What Fire Ants Can Teach Us About Our Investments
Summer is upon us here in the Carolinas and we can expect our share of strong thunderstorms and localized flooding during this season. As humans though, we have a way of surviving extreme weather. We’ll adjust our travel routes and times to best handle the storms until things get back to normal. I recently learned how another native resident of the Carolinas, fire ants, deal with these extreme conditions. It turns out that fire ants have developed specific traits and techniques for surviving floods that we as investors can learn from when it comes to managing our portfolios during stressful times.
- They Rely on their Natural Survival Traits
When floods hit, fire ants group together to form incredible floating islands to protect their queen and preserve their larvae for future generations. How do they do it?
Fire ants have naturally repellent exoskeletons that cause water droplets to roll off their backs, keeping them dry. They can also trap air bubbles against their bodies, making them buoyant. When thousands of fire ants group together, these traits allow the colony to float together on seemingly treacherous flood waters.
We as investors can also develop our exoskeleton to repel all the investment noise that bombards us and often distracts us from our long-term goals. We could couple this with a system to trap the good noise like the advice that comes from a trusted financial advisor!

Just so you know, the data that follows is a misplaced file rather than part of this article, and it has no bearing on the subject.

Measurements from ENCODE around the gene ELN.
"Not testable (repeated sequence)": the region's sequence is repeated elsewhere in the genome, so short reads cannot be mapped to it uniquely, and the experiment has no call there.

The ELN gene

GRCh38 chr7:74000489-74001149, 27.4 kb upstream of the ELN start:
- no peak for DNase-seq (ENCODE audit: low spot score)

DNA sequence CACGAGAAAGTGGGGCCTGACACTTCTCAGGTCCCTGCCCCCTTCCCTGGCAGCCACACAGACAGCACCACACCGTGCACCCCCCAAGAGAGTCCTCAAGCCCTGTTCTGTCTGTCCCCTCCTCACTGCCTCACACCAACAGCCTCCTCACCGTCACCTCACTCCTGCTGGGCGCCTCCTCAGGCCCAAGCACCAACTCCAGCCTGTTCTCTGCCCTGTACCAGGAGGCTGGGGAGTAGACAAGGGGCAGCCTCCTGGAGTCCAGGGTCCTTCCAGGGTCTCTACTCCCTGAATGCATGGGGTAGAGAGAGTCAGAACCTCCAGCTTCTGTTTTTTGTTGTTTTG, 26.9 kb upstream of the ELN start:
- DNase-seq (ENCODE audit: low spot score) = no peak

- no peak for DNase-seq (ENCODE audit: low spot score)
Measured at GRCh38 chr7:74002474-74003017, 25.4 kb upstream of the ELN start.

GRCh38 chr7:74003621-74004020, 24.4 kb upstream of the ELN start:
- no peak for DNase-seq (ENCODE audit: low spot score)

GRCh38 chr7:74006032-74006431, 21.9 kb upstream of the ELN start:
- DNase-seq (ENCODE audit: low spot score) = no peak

- They Follow a Repeatable Process
Fire ants have been through this before. They know the drill and they know how to mobilize, and can do so in as little as 2 minutes – but it’s a process not a panic.
We greatly benefit from a repeatable process of our own so that the next time there’s panic in the markets, we know exactly what to do. We’re going to remind ourselves that there are normal market downturns, but that we have well thought out, diversified portfolios that we’re not going to change to try to dodge the next temporary market drop.
- They Rebalance!
As their raft survives out on the open waters, the fire ants occasionally need to change their individual positions due to workload management, and some of the ants may even get picked off by fish swimming underneath the raft. Interestingly, research indicates that the fire ants rebalance their raft to keep a fixed ratio between the ants on the top of the raft and the ants on the bottom part of the raft.
As investors, we know that rebalancing is a great way to deal with market downturns. Rebalancing prescribes selling assets that have increased in relative value and buying assets that have decreased in relative value. Typically, bonds will increase in value during stock market downturns, so oftentimes investors will sell their appreciated bond holdings and buy lower priced stock holdings when rebalancing their portfolio.
Fire ants know that summer storms will be a rough ride: they may get thrown off course, and they may be uncomfortable for some time. But they also know to rely on what has always worked for them until the floods subside and they can resume their normal day-to-day routine.
We know that as investors, there will be rough times. It’s simply part of the process – we should learn to expect it. We’d do well to develop traits that help shield us from outside investment noise. And, we should have a repeatable process for dealing with difficult market conditions in order to minimize panic and protect ourselves from upending our long-term goals.
Photo Credit: Cabezonication via iStockphoto.com